Sunday, June 5, 2011
As the traveller, the wayfaring stranger that I am, I do often reflect on "home," what it is and what it means to come there. As readers, you may have wondered yourself, sometimes, where my home is or where I feel most at home. And I think the reason I reflect on the subject so much is because I haven't got a definitive answer for myself!
My original concept of home was a place that was familiar, a structure, be it a house or condo or what have you, a place where you felt safe, and somewhere that's a refuge. I had most of that growing up, all except for the refuge part as family issues often created certain difficulties, but for the most part, I thought the house where I grew up was a good place to be. I knew my way around. I knew my neighbours. And I liked them. The places I hung out and went to school were nearby. And it was indeed familiar as I lived there for 16 years of my life.
That house was sold a year after my parents separated and my brother moved to the US for school. My mom and I moved into a new place, and we had to make that our home. I had hoped it would become home, anyway. I painted a mural on my bedroom wall with the sense that this would be a permanent place to come back to. My mom and I lived there for a few years, seeing me through the majority of my undergraduate and graduate school life. But life changed again, and neither my mom or me was to remain in that place, and shortly after my mom remarried, she moved into a new house. That happened while I was living in Mexico, and while it saddened me in many ways, I had thought I would eventually make a life and a home in Mexico now that I was living on my own with the intention of staying there and never moving back to Canada.
Oh, how life changes. I lasted 2 years in Mexico but was unable to develop any community of stable and reliable friends (I did have good friends, but some were other Canadians that wouldn't be there with me forever, so they were reliable but just not stable to stay there). There were many reasons for this, which are not worth going into, but suffice it to say that what I was hoping to have happen to create the home I wanted--developing that network of friends, meeting and marrying someone and buying a home, having good work/life balance--did not happen, and I returned home to recuperate.
I thought I would only stay here for a couple of years before heading out to another country again or even to another city. But I've stayed in my home city since I returned from Mexico and have gone through a lot of instability here such as the inability to find employment I like well enough to stay at for a long period of time, and this has taken a bit of a financial toll on me, which makes it more difficult to leave again when I think about moving expenses. I think I'm digressing. In any case, during this time, my grandparents' yard was also sold to someone outside the family after Grandpa passed away (at least I think that's the chronology of events, if I remember right), and Grandma remained in the house for some years but eventually had to move into a home as her health deteriorated, and she wasn't able to look after herself anymore. This felt like a pretty big blow the first time this event seemed it would become a reality as the farm felt like the only home I had left in the world. It was the place I spent my childhood summers, a place of fun and where there were so many good memories and where happy memories of childhood seemed to outnumber the sad ones. But now it is gone.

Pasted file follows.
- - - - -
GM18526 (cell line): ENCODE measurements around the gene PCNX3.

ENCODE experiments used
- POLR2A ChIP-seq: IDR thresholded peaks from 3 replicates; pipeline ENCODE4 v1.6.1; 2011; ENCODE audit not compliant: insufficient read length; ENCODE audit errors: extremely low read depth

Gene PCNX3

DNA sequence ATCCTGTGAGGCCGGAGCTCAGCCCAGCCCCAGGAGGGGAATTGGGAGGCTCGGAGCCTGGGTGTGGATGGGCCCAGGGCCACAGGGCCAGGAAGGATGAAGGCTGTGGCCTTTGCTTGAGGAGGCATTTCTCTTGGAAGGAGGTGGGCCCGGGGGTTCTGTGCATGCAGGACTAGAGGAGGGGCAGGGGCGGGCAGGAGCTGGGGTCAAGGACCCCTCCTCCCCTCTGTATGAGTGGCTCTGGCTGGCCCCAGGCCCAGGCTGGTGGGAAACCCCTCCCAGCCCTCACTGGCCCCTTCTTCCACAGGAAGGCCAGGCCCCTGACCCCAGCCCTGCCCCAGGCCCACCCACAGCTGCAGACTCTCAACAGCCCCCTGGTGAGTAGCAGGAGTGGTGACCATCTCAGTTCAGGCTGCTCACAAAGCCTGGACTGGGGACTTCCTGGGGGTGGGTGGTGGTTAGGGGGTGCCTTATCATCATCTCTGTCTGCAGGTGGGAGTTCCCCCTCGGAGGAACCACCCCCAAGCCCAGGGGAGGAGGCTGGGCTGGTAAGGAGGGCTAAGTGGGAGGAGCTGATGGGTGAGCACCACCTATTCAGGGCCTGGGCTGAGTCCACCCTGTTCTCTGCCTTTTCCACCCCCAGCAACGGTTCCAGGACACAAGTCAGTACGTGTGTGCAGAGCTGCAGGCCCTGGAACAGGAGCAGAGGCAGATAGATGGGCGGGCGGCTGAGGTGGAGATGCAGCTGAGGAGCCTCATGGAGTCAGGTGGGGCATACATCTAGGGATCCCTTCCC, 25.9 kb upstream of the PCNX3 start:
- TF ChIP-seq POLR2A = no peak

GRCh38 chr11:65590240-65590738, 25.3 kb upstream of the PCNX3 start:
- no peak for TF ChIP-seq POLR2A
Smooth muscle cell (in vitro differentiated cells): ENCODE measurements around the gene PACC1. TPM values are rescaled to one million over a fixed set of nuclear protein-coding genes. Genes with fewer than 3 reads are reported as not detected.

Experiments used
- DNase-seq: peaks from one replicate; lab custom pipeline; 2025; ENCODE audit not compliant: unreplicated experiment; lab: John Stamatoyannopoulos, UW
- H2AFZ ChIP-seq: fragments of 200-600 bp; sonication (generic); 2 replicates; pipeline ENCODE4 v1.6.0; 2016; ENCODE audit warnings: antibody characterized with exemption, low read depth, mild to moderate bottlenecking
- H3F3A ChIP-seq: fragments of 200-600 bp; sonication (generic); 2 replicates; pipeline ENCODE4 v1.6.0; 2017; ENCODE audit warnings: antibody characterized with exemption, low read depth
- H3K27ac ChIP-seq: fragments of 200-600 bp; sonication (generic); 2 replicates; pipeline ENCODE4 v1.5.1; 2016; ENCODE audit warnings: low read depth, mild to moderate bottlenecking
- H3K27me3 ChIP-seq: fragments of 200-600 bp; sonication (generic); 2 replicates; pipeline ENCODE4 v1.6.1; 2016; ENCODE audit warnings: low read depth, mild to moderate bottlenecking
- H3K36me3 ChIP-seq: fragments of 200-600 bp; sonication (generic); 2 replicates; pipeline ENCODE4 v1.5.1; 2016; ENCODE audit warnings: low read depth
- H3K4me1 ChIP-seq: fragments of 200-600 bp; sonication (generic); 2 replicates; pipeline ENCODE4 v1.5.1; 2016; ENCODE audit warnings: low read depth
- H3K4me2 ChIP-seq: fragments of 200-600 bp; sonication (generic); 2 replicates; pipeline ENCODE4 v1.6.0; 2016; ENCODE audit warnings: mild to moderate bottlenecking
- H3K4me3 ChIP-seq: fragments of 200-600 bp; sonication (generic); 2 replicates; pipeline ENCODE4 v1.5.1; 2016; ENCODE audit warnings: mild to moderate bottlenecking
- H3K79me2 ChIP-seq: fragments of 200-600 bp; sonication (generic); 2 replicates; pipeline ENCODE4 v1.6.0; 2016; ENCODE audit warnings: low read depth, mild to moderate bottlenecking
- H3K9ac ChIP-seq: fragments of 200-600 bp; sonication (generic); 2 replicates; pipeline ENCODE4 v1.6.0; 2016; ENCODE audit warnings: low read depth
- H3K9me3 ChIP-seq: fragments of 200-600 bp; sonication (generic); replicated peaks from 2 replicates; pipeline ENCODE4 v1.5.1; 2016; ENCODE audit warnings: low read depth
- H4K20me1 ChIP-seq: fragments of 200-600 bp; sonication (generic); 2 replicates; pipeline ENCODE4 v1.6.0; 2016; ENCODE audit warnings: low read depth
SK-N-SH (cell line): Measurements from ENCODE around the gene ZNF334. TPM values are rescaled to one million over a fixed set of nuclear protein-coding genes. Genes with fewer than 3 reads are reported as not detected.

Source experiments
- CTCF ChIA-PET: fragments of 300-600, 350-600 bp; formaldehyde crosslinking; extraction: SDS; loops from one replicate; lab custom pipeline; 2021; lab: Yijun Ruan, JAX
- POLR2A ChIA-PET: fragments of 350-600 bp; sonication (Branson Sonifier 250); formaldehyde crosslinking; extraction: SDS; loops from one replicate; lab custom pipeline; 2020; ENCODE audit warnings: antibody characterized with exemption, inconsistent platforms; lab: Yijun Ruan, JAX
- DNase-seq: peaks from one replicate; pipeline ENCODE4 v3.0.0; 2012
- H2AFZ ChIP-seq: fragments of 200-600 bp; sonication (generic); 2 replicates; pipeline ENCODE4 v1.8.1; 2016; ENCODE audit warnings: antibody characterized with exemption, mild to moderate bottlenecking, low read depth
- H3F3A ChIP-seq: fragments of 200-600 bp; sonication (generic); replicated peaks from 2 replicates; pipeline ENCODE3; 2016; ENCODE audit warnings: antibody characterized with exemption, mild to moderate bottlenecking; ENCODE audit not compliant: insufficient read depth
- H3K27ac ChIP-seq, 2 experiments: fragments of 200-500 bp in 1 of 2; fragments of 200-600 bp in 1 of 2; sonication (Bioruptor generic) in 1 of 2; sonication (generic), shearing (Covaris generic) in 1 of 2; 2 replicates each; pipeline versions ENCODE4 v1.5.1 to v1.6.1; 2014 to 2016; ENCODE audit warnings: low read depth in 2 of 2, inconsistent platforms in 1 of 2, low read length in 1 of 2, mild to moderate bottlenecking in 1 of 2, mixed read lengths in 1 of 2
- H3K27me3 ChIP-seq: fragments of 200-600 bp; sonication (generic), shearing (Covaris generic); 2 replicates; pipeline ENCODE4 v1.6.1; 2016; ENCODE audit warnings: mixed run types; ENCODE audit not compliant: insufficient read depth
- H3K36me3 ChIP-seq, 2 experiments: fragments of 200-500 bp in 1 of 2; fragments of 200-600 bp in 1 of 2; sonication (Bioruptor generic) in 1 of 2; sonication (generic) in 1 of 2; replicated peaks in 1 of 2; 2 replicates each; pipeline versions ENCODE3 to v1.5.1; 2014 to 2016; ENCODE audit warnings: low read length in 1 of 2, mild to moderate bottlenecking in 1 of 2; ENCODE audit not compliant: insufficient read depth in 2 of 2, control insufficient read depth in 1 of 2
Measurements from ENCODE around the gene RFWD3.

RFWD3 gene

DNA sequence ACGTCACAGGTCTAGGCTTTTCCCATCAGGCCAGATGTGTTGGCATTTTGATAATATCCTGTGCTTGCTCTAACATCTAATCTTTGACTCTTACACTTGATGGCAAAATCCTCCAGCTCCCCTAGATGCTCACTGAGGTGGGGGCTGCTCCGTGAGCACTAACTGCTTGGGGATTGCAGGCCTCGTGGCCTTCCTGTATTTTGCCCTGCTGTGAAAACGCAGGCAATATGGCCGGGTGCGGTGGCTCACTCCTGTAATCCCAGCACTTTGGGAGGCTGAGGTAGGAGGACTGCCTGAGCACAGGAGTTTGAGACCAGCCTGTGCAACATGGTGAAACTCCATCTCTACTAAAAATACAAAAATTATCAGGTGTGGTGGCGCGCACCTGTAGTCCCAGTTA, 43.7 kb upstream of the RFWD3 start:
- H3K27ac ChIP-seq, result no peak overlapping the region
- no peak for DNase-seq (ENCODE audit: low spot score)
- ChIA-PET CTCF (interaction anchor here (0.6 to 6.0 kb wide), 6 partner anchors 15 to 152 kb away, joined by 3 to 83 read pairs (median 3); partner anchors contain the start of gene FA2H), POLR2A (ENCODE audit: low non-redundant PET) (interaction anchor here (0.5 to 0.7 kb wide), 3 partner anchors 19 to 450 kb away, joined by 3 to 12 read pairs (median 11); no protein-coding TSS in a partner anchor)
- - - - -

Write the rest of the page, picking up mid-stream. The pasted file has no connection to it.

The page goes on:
When you see your homes disappear from your life, it's unsettling, literally. I feel unsettled because I feel like there's no real home for me, no place where I have the kinds of deep-rooted memories and the history that I had with these places.
I have also realised over time, as a result of these events, that part of the reason I struggle with this is that I dwell too much on the past, that I dislike change, and that I'm an "out of sight, out of mind" person that needs the visual cues to evoke memories of the past. Maybe that's why it's better I not have these things. Maybe I never would have moved forward. I have now no attachment to a place. Because I rent an apartment now, my memories here seem impermanent, like they don't want to sink into the walls to tell a story later one because they know it's not going to last, so there's no point in trying. (I love my apartment's location, though, as it's a couple of blocks from the house where I grew up, and I feel like the neighbourhood is my home.) I realised that this instability has made me thankful, in some ways, of being forced to have no attachment to a place and of having other things I have no attachment to, like traditions, because we didn't really have many of them growing up anyway. And so as it seemed like my whole life fell apart, I came to the understanding that all I really want is stability, something that doesn't change, or something that I can rely on. That's what my home will be. It might be a place. It might be a relationship. It might even be my faith. It will be a space that provides me with rest, to fully be myself without fear of judgment, a refuge from the world when it seems like it's raging against you.
What's home to you? I haven't found it yet, though I do enjoy my quiet solitude in my apartment sometimes, and I can only presume that my definition may once again change as life goes on, and I get a little older, and hopefully a little wiser.